Perhaps an organisation should be set up to help people with religious obsessions?

If you want to give back to God what you think is God's, don't forget to give back to Caesar what is Caesar's!

What is the role of the state?

Let's set up the elements of the decor: crucifixes are hung in the classrooms and the Council of State has an official place in the Corpus Christi procession. Businesses are subject to church tax, and all taxpayers contribute to the financing, through ordinary taxes, of the Roman Catholic Faculty of Theology.

Does the State consider agnostics and those who are indifferent to religion to be lost sheep that it should, if possible, bring back into the right flock? When Christians proclaim their hope that the coming century will become religious again, do they hope to revive indoctrination? Just as there is a reason of state, can we invoke a reason of Church that prevails over respect for people? Do we live in a crypto-confessional state, i.e. non-confessional in its statements and appearance, but confessional in its interior and functioning? Do supporters of a residual clericalism give their support to Muslims who, in their respective countries, demand that the state be religious?
On the contrary, I believe that the State, not being the arbiter of religious truth, must welcome all citizens in the same way, without making differences, whether they are Christians, Muslims, Buddhists, without religion or others. Consequently, it cannot take sides with particular communities, for example by proclaiming itself Christian or declaring that certain religions are entitled to a privileged status.
In order to maintain their political majority, will supporters of residual clericalism ally themselves with certain religious minorities? Will Pentecostals? Muslims? Buddhists? Scientologists? Raelians be given official status? In Great Britain and Greece, the recognition of religious communities has swollen to the point of giving legal status to Islamic courts.

In my opinion, the state should not support certain religious communities. In order to promote civil peace, the state should mitigate the division of society into religious communities through a restrictive policy of favours. It must demonstrate, including in public education, its neutrality with regard to beliefs.

Religion cannot be indicated on identity cards because of the risk of discrimination. Similarly, it should not appear on any administrative documents, including those relating to taxes. For example, the Constitution of Spain, in its Article 16.2, states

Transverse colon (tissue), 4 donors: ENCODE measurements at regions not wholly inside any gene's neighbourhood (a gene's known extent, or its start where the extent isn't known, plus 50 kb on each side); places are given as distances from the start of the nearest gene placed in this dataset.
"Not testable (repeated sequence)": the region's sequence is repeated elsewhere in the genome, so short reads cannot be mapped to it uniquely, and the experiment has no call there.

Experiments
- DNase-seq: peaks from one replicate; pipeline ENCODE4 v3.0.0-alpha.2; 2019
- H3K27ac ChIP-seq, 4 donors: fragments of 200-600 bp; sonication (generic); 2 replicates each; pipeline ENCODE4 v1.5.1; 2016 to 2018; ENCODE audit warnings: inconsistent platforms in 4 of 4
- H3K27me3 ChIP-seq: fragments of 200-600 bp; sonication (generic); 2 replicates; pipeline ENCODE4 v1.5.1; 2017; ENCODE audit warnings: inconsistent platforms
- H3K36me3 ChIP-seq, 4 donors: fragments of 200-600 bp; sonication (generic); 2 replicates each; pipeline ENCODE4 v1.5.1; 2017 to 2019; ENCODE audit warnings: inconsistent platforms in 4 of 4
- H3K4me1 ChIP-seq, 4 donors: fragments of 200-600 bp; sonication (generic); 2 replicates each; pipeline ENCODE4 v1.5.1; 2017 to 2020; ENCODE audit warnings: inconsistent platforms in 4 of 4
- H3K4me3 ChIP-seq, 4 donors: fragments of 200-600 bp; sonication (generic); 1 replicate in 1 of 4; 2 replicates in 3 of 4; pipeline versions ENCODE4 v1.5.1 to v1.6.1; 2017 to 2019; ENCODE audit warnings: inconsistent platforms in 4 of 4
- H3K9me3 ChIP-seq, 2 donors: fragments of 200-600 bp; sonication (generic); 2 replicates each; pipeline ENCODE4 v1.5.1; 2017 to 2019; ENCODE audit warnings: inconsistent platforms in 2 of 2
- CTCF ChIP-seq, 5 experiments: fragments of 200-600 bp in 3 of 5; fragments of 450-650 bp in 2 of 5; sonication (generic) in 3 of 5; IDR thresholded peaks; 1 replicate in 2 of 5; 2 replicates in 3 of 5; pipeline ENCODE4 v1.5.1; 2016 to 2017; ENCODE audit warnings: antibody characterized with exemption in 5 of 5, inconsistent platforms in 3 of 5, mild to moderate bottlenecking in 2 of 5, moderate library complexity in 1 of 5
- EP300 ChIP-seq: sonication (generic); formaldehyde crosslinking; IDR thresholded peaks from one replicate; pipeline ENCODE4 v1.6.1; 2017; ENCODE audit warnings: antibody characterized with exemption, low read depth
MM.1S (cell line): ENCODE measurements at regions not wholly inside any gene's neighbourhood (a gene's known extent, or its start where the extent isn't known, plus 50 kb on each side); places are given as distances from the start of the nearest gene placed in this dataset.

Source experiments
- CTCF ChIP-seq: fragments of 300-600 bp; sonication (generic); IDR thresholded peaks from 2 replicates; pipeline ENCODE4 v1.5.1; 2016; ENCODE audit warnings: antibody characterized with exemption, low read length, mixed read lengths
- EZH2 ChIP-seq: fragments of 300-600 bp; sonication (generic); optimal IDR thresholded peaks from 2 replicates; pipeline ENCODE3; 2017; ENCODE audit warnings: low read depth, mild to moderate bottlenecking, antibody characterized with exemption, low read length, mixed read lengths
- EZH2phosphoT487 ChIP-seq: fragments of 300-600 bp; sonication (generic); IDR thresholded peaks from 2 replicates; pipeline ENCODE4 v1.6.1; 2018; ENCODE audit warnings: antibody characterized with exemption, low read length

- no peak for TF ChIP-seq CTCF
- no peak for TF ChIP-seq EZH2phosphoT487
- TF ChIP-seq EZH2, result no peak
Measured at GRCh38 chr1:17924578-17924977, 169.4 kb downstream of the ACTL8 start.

No one may be forced to declare his or her ideology, religion or beliefs.

In the canton of Fribourg, the state collects and registers the lists of Catholics, Protestants and Jews! I am astonished not to hear those who want the state to do less, protesting against the recording of this sensitive data. The heading "religion" must disappear from the Fribourg tax declaration.

"Do not mix politics and religion" being a universal recommendation, Westerners cannot only address it to Muslim countries. Church and State must be completely separated throughout Switzerland, following the example of the cantons of Geneva and Neuchâtel. I refuse to allow part of my taxes to be used to support Vatican propaganda.

It is accepted that the school is not politically engaged. The same should be true in religious matters. Instead of focusing on shaping the minds of students by encouraging the dissemination of myths and fables that do not hold water, the Directorate of Public Education would do better to develop the ability to step back and learn critical thinking. Some rudiments of epistemology would highlight the distinction between ideology and objective knowledge. One could become aware that universal truth does not exist and, for example, compare various religions and ideologies from the point of view of respect for human rights. The status of women may be the result of a power struggle in which religion has been instrumentalized. Young people do not need an institution that thinks for them, but to acquire tools of analysis. A framework of thought should be a springboard, not a limit. Since everyone is confronted with various ideologies, many of which are toxic, it would be better to give the student some sort of plumb line to guide his or her judgement rather than asking him or her to accept the first ideology or religion that comes along.

"Critical thinking" is recognised as one of the key competencies of the 21st century by the OECD, particularly in dealing with the wealth of information available in the digital world.

The development of critical thinking is beginning to be introduced as such in teaching. Courses are being given to identify aberrant theories, prevent adherence to irrational ideologies and guard against all the excesses linked to false information: conformism, stereotypes, unfounded beliefs such as astrology, ufology, conspiracy, climate scepticism, homeopathy, catastrophism, etc. And, in a secular society, we can also mention life after death: it is a belief, not an established fact.

Various means can be used, such as verification of sources, elements of reasoning and detection of fallacious arguments, all applied to concrete cases such as certain rumours circulating on social networks: